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Stop at Why: How Great Coaches Inspire Self Transformation

I have participated in hundreds of conversations on why not ask the “why” question in coaching and the itch to answer calls for this write-up.

Though I have covered what exactly is coaching in many of my previous blogs and it is covered in depth in my book, the HeART of the CLOSE. For this specific write-up let’s go with “coaching as partnering with clients in a thought-provoking and creative process that inspires them to maximize their personal and professional potential,” as stated by the International Coaching Federation at  https://goo.gl/MGM1KC

Now in the process most coaches and those that train others to coach will claim “ask all questions but stay away from the “why” question.” In response most newbies will go, “Huh? Why? But Simon Sinek claims that is the ultimate question to ask ahead of the what and the how questions!”

So, ask “why” or ask not “why?”Stop at Why

Well the answer, Charlie, is that both the parties are right and both of them are approaching the raison d’etre from two different windows. One is working inside out and the other is working outside in. The leader who starts with the why question is giving clarity, shape and existence to the purpose behind what she is dreaming of, speaking of and acting upon for her followers to understand, align and deliver the vision they together co-create. Knowing why we dream, say and do becomes of utmost importance.

On the other hand when a coach begins to partner with a client in a thought-provoking and creative process for her client to maximize their personal and professional potential then she, the coach, has no right to influence her client’s “why” but mostly work with her “what” and “how.” For a client to change, upgrade or even, sometimes, dump her “why” is totally and completely a personal choice. Should the coach make even the slightest effort to influence the client’s choice then the whole process loses purity and ceases to become a coaching partnership.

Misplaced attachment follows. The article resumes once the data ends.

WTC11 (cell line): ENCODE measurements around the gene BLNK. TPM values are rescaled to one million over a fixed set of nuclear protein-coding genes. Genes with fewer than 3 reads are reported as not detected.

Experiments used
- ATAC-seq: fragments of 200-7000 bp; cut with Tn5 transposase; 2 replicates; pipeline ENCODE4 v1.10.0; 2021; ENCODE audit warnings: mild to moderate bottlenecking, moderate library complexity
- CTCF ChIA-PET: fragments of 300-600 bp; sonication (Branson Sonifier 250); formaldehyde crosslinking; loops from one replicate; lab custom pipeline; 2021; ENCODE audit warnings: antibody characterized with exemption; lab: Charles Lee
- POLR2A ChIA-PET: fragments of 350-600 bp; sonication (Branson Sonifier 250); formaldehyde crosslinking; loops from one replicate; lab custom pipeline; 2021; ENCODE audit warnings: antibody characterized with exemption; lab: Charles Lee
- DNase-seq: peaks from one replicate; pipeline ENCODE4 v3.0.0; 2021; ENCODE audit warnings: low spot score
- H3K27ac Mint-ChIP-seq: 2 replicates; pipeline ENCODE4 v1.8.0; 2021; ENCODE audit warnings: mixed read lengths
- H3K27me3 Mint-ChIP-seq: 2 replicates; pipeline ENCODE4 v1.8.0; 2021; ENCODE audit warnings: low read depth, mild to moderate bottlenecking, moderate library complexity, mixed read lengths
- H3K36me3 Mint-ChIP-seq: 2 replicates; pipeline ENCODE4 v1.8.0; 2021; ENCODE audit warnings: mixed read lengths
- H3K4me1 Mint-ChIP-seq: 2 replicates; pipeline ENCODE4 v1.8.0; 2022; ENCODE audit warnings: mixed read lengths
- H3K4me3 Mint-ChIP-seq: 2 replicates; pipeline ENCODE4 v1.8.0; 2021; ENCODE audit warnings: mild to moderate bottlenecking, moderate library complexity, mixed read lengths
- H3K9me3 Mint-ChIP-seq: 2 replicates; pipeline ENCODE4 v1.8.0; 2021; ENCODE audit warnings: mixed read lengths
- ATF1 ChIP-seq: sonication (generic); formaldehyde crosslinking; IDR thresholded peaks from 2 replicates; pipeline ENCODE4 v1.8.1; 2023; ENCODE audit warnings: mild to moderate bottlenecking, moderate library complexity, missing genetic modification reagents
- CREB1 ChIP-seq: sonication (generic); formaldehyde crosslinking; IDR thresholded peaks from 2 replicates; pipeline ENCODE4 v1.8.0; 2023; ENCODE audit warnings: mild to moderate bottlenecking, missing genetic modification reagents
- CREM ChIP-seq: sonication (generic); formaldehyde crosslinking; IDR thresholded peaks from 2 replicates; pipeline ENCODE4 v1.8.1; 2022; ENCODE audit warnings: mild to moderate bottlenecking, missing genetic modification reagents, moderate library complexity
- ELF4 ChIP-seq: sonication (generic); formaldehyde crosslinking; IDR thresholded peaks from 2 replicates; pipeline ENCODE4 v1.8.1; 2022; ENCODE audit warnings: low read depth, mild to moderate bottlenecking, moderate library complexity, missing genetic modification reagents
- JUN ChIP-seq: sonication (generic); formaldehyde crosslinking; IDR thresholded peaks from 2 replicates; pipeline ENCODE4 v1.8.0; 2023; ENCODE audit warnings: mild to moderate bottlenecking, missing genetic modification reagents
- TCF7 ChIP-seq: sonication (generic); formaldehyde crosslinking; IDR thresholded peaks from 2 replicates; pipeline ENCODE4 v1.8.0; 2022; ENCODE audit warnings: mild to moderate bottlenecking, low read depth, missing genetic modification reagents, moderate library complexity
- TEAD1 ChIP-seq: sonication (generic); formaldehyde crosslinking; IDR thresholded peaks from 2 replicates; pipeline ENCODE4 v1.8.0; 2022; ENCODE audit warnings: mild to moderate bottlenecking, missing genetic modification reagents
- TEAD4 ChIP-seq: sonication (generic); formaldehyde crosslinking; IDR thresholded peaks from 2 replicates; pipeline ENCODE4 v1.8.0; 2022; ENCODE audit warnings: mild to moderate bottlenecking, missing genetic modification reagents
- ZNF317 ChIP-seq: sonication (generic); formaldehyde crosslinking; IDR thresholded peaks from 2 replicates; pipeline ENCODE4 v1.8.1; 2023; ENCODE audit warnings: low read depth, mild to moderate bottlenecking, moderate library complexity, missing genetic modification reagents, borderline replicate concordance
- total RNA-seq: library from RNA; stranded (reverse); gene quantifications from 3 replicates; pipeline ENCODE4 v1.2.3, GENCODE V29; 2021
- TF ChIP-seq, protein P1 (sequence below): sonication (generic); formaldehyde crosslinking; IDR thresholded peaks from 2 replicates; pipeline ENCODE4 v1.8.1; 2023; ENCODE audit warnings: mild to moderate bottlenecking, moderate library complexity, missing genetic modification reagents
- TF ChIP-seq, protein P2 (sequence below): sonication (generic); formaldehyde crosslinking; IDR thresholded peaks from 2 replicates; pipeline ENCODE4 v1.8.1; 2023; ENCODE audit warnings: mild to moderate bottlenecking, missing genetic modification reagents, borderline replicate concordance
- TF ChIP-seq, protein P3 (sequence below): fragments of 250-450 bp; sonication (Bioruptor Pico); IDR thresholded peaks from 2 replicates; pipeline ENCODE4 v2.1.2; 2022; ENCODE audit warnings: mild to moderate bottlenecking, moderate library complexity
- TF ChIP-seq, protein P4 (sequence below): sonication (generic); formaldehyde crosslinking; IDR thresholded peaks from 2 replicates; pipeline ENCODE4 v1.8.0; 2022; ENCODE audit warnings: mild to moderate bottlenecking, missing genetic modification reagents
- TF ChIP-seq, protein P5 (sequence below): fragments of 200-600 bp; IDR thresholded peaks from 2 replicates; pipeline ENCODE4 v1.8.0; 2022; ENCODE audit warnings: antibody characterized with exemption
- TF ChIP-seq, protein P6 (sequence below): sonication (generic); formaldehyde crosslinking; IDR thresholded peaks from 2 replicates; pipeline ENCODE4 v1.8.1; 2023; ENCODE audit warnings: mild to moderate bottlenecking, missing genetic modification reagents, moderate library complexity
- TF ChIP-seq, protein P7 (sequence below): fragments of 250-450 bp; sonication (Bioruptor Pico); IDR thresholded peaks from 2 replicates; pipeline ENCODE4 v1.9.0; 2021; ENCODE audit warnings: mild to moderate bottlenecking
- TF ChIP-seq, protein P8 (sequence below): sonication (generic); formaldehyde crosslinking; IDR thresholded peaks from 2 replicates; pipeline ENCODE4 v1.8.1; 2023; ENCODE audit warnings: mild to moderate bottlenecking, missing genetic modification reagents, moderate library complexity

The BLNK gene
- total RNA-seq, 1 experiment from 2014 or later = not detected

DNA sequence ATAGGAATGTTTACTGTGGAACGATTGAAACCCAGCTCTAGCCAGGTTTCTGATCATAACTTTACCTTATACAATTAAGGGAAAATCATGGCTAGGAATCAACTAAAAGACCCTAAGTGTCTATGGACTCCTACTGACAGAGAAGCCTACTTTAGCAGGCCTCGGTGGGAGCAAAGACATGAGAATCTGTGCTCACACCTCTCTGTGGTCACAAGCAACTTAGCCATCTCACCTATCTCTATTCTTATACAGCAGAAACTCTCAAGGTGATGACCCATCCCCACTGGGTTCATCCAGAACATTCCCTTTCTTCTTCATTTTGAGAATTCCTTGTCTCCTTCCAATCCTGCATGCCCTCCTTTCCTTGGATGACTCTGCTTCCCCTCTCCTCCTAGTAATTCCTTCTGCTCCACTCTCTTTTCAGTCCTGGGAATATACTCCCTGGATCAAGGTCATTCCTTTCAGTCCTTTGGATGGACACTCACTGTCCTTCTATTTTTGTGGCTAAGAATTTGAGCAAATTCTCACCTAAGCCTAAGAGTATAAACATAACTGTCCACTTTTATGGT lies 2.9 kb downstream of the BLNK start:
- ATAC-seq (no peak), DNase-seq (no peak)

That is, essentially, the raison d’etre behind why a coach must stop at why when coaching others.

There are several other reasons why “why” isn’t that great a question to employ in coaching others and some of them are:

  1. Asking a “why” question can seem confrontational and overwhelming.
  2. Asking a “why” question can seem to be influenced by the coaches’ personal preferences and paradigms.
  3. Asking “why” questions require a client to dig deep and probe into their own, sometimes, unconscious beliefs also called “metaprograms” in Neuro-Linguistic Programming (NLP.)

Thus, asking a “why” question can be intrusive and extremely over-whelming in a pure coaching partnership.

Though, I must confess, a professional/well-experienced/intuitive coach will employ the “why” question at times and with great effect and results. Consider this kind of a coach as a rare medicine man who can kill poison with poison at the right time, with the correct amount of the dosage.

There, that answers the question of why not to ask the why question in coaching. Thus, Stop at Why, that is how great coaches inspire self-transformation.

If you like this article then let me know and we can take up When and How to use Why or How to replace it with a What?

My books also available on Amazon: http://goo.gl/OZSMj8

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Choice Clips from ExPat InSights :  https://www.youtube.com/watch?v=vjf3sHaZBSo

 

 

 

 

The Future is a Blank Sheet

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The Future is a Blank Sheet

The Future is a Blank Sheet

You can change your lives!  Trust me, it is entirely possible to cast off the past and retell your story from this day forward.  All of nature and the universe is an act of creation; an act of storytelling.

The poet Nasadiya Sukta once said:

“Whence all creation had its origin,

he, whether he fashioned it or whether he did not,

he, who surveys it all from highest heaven,

he knows—or maybe even he does not know”

The present and future are unknowns, each a blank sheet of paper on which to become creative.  It is important to accept and embrace the possibility within the present.  We can lay the groundwork for the future, we can enjoy a moment, or we can learn something new that will improve our mind.  It is possible to set aside disempowering stories and move forward into new ones.

Part of my mission is to help people set their minds free to explore new paths and areas of power and potential.  We work with future leaders to develop a story of success and happiness.  There are no limits to the imagination, and if there are no limits to the imagination then there are no limits to your potential.  For every challenge, there are multiple paths to explore and conquer.  For every problem, there are multiple solutions.  People can create a mindset of creativity, energy, and exploration.

You have the power to change your stories, and in doing so you also have the power to change your lives. Yes!

Seven Plus Minus Two from NLP

Have you ever walked into a meeting late, because of heavy traffic en-route, and been unable to concentrate on agenda at hand right away? Does a part of you want to focus on the work while another part of you is still anxious, stressed and testy about the traffic conditions you just recovered from?

Seven Plus Minus Two Principle from NLP

Seven Plus Minus Two Principle from NLP